Abbotsford Police mark one year since mental health unit began

The mental health intervention unit started by Abbotsford Police a year ago has been deemed a success.

Abbotsford Police Const. Linda Buchanan

Abbotsford Police Const. Linda Buchanan

The mental health intervention unit started by Abbotsford Police a year ago has been deemed a success.

Deputy Chief Rick Lucy said at Tuesday’s police board meeting that the Abbotsford Police Department is now considering adding a second person to work with mental health liaison officer Const. Linda Buchanan.

“There are opportunities to make this even better. It’s been a real success … It’s made a difference in the lives of people and their families,” Lucy said.

Chief Bob Rich said it is estimated that one in 10 calls that police receive in Abbotsford is related to mental-health issues. This compares to one in four in Vancouver.

Before the mental health intervention unit was formed, police had little ability to offer resources to individuals or to follow up on what happened to them.

“They would come through our door and go back out,” Buchanan said during a presentation to the police board.

Now, police handling a mental-health matter can consult with Buchanan on how to best handle the issue.

She regularly connects with agencies such as Abbotsford Mental Health, Fraser Health, the Salvation Army and Abbotsford Community Services to ensure people receive the necessary support.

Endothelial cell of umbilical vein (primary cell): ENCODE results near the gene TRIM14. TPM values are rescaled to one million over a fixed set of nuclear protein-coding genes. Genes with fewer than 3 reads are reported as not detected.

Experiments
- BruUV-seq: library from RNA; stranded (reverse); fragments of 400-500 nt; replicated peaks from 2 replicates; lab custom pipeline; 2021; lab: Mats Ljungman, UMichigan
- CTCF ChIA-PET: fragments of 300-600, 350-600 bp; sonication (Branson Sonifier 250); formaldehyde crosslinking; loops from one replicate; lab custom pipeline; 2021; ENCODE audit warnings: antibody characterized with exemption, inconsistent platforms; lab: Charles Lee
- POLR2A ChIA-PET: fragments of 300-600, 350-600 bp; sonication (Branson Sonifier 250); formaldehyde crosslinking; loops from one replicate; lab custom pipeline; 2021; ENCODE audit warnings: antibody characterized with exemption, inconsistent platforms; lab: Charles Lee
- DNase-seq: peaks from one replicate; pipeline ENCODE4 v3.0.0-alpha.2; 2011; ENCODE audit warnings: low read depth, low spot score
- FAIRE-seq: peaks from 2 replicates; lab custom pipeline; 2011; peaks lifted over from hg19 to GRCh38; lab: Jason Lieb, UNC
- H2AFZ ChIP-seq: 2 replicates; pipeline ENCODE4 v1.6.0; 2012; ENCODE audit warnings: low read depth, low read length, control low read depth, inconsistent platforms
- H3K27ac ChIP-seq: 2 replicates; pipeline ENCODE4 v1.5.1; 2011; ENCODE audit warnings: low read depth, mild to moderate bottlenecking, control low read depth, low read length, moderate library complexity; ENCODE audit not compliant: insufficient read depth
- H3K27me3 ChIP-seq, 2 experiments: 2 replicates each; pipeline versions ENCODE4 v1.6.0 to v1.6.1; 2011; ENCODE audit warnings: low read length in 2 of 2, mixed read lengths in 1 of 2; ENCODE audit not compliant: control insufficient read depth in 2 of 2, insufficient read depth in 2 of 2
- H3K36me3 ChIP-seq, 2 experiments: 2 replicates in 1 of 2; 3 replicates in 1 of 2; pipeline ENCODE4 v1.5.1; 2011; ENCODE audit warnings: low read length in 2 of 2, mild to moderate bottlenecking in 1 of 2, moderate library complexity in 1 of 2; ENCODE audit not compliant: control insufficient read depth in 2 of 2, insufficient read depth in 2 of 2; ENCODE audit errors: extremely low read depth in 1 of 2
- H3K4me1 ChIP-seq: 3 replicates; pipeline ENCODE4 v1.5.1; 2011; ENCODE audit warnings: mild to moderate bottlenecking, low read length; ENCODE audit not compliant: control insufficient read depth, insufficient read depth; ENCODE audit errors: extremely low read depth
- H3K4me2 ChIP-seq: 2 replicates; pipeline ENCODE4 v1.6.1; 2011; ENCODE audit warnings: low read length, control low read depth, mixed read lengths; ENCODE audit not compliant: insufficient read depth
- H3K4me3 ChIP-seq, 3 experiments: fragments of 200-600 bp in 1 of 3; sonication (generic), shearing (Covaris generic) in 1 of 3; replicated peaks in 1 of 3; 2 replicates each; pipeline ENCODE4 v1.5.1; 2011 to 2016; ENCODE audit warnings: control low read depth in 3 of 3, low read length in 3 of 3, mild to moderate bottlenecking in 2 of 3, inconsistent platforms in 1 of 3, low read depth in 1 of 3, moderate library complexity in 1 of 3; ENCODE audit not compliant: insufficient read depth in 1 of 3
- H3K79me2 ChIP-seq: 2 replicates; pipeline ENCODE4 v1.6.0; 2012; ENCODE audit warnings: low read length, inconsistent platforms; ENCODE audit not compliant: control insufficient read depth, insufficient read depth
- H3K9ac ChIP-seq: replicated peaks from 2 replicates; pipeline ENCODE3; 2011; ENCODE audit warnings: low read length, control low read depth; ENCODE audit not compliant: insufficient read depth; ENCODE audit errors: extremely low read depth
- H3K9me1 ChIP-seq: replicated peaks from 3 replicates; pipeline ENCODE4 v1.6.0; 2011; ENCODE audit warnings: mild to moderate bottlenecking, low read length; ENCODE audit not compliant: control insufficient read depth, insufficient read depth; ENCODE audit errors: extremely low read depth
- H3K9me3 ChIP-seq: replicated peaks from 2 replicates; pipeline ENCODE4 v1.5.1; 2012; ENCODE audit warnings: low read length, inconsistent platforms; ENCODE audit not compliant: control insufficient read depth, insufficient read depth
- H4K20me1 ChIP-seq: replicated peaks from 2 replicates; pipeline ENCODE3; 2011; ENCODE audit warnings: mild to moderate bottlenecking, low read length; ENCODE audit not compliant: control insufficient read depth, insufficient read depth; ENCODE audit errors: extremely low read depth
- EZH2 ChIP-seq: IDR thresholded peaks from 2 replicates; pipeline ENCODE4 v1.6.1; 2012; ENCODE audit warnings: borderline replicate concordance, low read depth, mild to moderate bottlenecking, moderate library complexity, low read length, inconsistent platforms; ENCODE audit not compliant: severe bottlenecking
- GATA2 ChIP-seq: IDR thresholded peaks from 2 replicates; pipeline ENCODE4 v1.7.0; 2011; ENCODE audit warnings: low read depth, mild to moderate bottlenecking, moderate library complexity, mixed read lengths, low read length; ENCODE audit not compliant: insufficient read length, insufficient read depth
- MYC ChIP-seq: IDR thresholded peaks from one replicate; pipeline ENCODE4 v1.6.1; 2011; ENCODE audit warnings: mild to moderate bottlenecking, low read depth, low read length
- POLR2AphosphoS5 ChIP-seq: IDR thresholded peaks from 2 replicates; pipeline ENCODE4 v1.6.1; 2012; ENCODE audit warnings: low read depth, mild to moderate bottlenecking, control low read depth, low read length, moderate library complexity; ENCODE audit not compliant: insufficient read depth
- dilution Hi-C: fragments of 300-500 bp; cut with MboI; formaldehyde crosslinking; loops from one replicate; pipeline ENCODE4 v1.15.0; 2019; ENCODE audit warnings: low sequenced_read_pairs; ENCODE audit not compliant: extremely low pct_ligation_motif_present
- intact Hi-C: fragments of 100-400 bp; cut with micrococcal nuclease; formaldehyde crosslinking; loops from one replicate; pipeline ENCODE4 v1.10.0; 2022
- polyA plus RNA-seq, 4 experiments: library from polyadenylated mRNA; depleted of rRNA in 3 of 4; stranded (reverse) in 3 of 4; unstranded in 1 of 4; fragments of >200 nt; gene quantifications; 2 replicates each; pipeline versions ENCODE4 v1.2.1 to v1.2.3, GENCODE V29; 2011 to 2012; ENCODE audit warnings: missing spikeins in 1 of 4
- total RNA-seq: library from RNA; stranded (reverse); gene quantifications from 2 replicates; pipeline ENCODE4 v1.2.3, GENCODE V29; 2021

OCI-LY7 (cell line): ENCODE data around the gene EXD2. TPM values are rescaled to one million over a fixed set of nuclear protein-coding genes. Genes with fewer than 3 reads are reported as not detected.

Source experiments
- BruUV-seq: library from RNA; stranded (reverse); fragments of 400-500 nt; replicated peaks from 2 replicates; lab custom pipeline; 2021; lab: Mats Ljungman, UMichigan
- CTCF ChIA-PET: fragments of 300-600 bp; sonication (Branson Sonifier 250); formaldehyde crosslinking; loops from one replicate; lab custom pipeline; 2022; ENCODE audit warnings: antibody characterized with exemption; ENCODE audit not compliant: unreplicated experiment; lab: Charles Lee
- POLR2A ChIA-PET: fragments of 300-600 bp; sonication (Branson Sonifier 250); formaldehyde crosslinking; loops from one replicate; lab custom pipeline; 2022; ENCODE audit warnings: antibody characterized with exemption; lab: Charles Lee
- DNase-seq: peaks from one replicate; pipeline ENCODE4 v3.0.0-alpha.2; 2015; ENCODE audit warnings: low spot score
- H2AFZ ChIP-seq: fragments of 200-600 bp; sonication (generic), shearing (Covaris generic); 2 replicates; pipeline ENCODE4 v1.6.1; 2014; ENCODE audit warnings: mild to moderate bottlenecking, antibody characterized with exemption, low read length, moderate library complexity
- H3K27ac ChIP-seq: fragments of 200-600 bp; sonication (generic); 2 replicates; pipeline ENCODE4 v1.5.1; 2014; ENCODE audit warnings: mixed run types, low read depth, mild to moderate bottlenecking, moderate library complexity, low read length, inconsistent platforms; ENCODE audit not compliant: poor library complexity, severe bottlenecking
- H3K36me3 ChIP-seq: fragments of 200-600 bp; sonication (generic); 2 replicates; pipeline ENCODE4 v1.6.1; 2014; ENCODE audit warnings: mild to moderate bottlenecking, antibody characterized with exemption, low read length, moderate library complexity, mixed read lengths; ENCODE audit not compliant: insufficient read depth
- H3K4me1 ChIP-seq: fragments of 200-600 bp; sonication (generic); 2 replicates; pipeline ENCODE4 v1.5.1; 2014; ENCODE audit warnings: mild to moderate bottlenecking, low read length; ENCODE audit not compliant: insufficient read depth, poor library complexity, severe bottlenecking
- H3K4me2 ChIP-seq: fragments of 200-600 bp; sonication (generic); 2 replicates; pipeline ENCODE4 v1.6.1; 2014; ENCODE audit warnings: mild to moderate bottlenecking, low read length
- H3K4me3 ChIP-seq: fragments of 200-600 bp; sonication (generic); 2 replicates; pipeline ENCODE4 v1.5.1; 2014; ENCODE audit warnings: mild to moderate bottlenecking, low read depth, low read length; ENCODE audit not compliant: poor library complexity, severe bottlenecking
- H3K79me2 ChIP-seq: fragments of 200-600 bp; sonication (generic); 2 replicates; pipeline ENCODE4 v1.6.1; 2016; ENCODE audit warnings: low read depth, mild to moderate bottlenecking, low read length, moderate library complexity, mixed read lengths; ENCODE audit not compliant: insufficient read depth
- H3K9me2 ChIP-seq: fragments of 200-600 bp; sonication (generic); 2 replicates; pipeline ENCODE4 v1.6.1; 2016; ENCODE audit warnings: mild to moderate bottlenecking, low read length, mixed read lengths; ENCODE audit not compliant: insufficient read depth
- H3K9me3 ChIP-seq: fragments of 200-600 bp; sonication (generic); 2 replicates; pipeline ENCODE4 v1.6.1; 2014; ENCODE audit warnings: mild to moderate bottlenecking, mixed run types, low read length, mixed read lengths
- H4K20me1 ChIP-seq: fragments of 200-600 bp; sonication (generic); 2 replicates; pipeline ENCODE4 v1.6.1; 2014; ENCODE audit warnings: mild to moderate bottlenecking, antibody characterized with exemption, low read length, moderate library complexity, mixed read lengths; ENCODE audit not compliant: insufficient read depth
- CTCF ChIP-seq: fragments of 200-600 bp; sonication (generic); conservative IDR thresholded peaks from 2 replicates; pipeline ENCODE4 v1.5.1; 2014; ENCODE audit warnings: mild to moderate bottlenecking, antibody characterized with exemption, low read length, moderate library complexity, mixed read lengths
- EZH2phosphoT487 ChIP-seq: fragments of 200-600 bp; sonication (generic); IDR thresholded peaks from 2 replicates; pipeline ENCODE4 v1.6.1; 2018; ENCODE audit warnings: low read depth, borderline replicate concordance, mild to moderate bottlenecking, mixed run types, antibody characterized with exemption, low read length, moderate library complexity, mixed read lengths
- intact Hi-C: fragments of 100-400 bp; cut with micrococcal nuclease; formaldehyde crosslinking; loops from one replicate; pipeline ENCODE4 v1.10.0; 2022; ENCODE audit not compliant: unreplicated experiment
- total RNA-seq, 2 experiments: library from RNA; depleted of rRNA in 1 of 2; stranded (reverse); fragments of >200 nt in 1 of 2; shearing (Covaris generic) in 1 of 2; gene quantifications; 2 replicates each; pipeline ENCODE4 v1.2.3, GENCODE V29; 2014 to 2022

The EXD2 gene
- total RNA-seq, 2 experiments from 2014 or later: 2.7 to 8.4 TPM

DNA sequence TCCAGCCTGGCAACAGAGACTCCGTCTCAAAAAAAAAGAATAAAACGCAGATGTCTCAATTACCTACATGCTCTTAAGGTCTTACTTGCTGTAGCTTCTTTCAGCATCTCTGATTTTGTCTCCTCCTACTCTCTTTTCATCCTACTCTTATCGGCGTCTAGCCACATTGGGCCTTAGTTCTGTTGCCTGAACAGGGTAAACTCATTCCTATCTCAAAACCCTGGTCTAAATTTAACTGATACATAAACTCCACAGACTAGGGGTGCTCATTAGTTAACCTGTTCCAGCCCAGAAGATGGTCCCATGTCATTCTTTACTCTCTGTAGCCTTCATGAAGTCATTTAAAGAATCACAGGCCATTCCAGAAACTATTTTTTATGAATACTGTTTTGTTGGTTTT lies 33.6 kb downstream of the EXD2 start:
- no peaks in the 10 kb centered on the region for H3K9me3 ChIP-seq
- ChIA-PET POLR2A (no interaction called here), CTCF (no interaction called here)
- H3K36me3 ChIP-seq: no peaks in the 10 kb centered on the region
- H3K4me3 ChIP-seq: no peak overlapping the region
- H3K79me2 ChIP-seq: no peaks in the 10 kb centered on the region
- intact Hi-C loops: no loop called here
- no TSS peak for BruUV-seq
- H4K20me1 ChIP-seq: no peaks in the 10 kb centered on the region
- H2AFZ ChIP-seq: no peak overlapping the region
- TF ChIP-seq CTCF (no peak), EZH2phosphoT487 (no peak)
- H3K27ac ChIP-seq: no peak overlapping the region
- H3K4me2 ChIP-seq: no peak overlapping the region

They also meet as a group every two months to discuss specific individuals and what can best be done to help them.

Buchanan gave the example of a man who was aggressively panhandling in the community. He had mental-health and substance-abuse issues, and police received more than 100 calls in one year about him.

The mental health intervention unit became involved, referring him to services that could help and working with the partner agencies. It made a huge difference in his life and reduced the police resources in dealing with him, Buchanan said.

“(Now) he is recognizing when he is sliding and does things in a positive way to get himself back on track.”

Buchanan said another positive outcome is that waiting times have been reduced at Abbotsford Regional Hospital for patients with mental-health issues.

She said the average wait used to be 2.5 to three hours, tying up police who have to wait with patients until they are seen by a doctor. Now, the average is one hour and 26 minutes.

Buchanan said she also reviews every police file that has a mental-health component to see if there are individuals who have ongoing issues that can be better handled.

Outgoing mayor George Peary applauded the efforts of everyone involved.

“The more preventive work we can do, the more plans we can put in place to help the individuals, and the better off the community will be,” he said.

 

 

 

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